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by Carolyn L. Brown from our Riverside Court location in Woodstock, NB.

Here at MacLeod Riverside Court, we are blessed to have so many talented residents who certainly do not mind sharing their talents with us.

This month, I want you to meet Dalton Albright who has lived with us since 2017. Throughout our home, we are pleased to have some of Dalton’s carvings decorating our common spaces and if you visit his suite here in the home you find a lovely mix of treasured carvings ranging from trucks to many horses and birds and animals. Surprisingly, when I asked Dalton when he started carving, and of course I was thinking it was a lifetime passion, he told me it was after he retired from his Government position in 1992. He had always had an interest, but time constraints with family and work didn’t allow the time until retirement.

Not being one to want to sit idly by in retirement, he began carving. His dear friends and neighbours here in Woodstock, the Sutherlands, inspired two of his first carvings. One was a bird and the other was a horse which reflected the interests of these neighbours. Those were the first of many birds and horses, and then his wife decided she wanted a tractor, also which became the first of many tractors. He recalls the first tractor took him 6.5 hours to carve. Imagine!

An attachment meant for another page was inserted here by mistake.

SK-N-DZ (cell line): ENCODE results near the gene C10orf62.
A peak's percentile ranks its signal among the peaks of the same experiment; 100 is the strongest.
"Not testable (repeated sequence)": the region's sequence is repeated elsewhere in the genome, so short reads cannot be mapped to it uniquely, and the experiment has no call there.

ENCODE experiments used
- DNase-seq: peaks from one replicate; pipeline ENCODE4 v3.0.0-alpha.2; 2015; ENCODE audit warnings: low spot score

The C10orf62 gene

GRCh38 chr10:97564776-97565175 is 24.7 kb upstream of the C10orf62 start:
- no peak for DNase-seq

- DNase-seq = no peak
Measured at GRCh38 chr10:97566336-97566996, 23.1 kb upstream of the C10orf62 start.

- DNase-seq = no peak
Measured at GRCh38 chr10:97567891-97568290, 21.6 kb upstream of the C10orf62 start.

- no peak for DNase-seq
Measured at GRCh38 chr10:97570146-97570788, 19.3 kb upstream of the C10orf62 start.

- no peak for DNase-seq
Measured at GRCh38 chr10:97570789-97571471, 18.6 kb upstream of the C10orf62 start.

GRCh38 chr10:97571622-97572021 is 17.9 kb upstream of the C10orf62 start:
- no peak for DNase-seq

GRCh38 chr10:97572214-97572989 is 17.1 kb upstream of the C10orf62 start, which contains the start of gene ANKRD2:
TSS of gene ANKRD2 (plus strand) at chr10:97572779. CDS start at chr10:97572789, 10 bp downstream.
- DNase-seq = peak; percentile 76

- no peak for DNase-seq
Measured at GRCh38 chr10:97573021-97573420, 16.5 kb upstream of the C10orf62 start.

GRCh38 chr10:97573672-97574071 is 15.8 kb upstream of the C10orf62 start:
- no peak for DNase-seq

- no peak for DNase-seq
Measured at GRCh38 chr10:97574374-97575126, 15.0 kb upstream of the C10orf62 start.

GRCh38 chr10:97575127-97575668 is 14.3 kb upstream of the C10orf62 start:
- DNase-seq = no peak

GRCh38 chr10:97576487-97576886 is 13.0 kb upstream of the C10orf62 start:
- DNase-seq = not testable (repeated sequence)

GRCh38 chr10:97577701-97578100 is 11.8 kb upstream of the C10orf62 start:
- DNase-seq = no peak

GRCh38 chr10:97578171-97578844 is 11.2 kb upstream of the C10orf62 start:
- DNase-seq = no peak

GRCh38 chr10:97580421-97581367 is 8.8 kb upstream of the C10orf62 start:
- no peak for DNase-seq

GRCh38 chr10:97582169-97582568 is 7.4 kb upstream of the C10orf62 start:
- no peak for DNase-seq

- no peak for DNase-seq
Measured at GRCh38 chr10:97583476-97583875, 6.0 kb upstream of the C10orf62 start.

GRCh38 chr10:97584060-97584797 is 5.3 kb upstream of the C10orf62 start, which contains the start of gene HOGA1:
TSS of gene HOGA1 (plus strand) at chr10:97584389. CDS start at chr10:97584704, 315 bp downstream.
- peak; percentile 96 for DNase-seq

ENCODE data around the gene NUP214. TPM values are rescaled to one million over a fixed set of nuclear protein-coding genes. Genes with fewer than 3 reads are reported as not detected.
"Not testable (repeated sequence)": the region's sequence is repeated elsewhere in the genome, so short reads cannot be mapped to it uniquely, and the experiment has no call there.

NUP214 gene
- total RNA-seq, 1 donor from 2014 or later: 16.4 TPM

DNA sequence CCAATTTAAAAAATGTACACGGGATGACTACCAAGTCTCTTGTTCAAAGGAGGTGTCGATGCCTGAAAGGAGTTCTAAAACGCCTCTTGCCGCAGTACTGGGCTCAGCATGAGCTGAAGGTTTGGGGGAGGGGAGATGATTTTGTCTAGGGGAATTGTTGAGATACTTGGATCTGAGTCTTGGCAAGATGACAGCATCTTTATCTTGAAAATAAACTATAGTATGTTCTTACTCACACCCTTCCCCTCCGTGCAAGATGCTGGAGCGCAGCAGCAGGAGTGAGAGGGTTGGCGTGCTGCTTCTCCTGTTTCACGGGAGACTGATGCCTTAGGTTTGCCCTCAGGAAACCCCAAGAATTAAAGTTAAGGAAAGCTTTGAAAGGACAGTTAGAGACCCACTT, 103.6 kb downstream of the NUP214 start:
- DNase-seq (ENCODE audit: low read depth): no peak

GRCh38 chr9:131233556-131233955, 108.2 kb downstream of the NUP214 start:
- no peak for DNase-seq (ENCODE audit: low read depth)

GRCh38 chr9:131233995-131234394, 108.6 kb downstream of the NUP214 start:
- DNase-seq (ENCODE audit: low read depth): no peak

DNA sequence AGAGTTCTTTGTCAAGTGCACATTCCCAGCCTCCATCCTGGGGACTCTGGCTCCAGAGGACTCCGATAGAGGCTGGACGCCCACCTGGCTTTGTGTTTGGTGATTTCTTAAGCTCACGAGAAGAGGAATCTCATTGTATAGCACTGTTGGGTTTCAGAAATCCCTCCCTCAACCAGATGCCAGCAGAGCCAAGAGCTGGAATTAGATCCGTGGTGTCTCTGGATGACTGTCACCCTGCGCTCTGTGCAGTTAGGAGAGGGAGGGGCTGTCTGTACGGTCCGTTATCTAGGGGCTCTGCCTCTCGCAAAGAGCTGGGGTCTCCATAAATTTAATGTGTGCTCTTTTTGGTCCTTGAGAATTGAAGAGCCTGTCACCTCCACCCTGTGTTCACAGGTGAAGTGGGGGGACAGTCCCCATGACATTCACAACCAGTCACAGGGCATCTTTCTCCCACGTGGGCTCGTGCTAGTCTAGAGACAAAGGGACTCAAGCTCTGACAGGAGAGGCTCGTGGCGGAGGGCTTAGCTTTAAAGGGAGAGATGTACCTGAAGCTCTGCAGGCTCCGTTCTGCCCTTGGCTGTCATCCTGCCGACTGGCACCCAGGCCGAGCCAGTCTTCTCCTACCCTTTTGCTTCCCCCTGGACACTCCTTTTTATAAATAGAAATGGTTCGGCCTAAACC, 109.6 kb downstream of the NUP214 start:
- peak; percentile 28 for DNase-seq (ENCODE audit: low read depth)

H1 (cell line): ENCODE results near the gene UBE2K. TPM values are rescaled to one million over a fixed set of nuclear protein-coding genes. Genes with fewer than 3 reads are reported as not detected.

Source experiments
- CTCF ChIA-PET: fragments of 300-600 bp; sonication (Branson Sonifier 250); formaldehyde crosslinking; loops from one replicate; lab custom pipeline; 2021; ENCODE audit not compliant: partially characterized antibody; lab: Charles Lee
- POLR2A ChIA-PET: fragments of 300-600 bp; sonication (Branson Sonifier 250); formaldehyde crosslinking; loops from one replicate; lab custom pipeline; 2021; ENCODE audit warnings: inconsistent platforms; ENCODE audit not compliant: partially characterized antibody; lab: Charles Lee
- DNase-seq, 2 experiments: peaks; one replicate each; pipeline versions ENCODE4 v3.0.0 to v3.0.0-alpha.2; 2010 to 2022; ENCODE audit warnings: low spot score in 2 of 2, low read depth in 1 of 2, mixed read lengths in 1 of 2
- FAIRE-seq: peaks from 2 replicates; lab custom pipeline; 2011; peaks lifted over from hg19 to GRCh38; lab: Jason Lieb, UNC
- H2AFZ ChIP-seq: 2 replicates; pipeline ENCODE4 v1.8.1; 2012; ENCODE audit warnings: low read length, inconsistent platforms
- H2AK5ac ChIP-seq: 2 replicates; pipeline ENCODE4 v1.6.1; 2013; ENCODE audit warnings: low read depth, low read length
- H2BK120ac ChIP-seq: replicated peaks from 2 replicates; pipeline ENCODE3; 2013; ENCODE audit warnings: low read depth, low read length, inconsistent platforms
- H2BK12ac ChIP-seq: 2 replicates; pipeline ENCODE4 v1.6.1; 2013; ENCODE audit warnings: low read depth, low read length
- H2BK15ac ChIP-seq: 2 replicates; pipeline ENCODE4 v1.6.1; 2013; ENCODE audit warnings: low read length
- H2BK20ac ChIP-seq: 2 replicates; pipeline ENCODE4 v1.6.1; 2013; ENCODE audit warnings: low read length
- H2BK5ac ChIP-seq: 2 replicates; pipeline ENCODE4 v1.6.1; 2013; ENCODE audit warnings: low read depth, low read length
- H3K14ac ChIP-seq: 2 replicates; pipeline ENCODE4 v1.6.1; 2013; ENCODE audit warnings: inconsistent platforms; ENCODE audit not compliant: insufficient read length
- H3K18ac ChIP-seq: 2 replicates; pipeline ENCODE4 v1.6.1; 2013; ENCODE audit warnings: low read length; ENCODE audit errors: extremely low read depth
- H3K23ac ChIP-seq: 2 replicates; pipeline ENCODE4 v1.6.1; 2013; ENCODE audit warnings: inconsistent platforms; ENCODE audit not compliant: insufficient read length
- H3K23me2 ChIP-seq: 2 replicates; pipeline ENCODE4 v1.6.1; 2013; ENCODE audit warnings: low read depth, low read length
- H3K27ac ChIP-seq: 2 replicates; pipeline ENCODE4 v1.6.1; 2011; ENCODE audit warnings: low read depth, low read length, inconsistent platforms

Dalton recalls meeting a friend when he had purchased an arm load of wood to carve his first truck to the tune of $6.00. Today, that sounds like a bargain, but in the day, not so much. His friend thought between the cost of the material and the labour intense hours to carve it, it wasn’t to be a very profitable endeavour. Dalton laughed as he told me this fond memory and again reinforced the simple fact it had nothing to do with the cost but simply the hours of enjoyment it provided him. He tells me he never used a screw or a nail in any of his carvings, just glue as needed.

As I chatted with Dalton about his carving, it was very evident the enjoyment he still gets from reminiscing about it all. When I asked when he last carved, he said it was about a year before coming to live here with us. His wife had become ill and he spent all his time with her until her passing. How thankful are we to have this talent living with us and his carvings in “ the big yellow house.”